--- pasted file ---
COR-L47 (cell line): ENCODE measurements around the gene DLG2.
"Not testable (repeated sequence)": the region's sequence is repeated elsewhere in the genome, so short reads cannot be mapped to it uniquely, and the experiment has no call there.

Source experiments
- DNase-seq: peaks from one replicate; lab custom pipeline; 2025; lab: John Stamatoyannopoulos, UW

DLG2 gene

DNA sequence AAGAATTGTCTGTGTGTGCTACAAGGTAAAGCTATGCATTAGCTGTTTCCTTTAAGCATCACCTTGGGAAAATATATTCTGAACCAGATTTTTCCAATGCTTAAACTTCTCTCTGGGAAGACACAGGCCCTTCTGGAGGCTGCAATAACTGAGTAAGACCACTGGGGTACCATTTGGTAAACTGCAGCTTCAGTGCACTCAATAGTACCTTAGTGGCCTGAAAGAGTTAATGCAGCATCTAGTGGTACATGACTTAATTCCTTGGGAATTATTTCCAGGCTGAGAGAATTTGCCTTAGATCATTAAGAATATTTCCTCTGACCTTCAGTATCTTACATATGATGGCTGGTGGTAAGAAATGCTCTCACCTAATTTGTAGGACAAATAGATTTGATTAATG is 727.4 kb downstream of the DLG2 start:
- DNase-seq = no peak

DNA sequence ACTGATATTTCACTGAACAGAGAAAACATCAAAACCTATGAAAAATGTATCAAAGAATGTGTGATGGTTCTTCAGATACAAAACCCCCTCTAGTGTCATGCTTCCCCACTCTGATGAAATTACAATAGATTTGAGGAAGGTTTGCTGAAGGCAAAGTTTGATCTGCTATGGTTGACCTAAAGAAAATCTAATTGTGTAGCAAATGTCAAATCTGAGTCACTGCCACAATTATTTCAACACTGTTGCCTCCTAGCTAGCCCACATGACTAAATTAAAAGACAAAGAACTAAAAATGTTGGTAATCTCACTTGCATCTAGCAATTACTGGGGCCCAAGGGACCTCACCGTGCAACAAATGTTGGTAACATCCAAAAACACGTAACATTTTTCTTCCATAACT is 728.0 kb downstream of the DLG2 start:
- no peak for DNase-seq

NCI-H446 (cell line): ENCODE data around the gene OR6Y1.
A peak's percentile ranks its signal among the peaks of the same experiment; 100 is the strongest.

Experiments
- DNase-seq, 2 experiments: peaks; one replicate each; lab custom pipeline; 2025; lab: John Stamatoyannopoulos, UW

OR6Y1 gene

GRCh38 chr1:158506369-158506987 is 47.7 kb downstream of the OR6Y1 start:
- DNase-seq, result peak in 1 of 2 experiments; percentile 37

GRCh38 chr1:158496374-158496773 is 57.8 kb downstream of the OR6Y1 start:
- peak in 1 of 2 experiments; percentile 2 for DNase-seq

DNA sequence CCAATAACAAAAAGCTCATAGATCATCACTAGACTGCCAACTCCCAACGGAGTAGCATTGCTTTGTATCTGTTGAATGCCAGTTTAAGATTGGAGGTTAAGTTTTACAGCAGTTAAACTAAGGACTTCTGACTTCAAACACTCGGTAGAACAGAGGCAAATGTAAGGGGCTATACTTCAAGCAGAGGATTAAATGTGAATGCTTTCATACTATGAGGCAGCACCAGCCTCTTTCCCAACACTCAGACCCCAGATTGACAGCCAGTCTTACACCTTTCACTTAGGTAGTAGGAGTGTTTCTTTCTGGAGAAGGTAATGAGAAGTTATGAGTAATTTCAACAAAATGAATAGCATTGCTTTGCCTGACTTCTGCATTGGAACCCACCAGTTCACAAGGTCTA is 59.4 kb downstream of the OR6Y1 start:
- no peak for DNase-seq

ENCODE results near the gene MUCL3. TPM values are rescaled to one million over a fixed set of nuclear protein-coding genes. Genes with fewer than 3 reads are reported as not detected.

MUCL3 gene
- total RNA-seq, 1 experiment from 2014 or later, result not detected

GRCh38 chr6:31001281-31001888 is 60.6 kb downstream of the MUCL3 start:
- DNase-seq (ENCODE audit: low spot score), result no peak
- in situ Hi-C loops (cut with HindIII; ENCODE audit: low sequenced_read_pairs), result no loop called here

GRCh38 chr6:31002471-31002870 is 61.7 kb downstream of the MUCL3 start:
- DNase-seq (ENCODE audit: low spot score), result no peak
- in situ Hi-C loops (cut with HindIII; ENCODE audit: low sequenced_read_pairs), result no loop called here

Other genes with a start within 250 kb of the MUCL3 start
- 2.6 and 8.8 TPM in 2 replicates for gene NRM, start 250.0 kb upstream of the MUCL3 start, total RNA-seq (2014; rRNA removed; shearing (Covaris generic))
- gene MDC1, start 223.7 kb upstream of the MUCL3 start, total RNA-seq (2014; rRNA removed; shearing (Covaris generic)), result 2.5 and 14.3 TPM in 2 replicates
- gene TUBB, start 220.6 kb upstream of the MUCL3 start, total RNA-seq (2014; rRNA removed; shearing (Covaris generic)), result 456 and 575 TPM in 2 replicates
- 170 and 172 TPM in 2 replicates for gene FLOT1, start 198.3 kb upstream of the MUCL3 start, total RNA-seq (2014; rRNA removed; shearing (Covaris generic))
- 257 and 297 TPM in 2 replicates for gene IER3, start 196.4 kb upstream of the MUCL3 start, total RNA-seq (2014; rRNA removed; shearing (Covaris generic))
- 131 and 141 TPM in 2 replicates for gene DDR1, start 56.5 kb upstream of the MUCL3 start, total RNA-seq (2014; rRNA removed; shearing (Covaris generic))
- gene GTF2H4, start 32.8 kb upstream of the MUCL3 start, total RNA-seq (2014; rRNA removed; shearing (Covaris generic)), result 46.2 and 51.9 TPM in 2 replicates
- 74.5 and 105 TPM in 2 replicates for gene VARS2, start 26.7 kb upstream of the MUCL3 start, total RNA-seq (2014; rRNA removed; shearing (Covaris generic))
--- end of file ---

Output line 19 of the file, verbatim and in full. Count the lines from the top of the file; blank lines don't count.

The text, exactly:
DNA sequence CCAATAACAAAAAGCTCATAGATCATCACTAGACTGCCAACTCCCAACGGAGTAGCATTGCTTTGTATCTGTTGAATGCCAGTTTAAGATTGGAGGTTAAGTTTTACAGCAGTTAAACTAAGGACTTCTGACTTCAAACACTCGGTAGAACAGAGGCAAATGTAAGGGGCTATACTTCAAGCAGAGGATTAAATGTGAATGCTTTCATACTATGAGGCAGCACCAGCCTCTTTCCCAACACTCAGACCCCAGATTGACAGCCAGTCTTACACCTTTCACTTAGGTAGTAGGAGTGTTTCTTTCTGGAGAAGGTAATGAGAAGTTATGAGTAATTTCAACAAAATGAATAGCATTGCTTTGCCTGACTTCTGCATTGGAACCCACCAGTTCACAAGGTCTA is 59.4 kb downstream of the OR6Y1 start: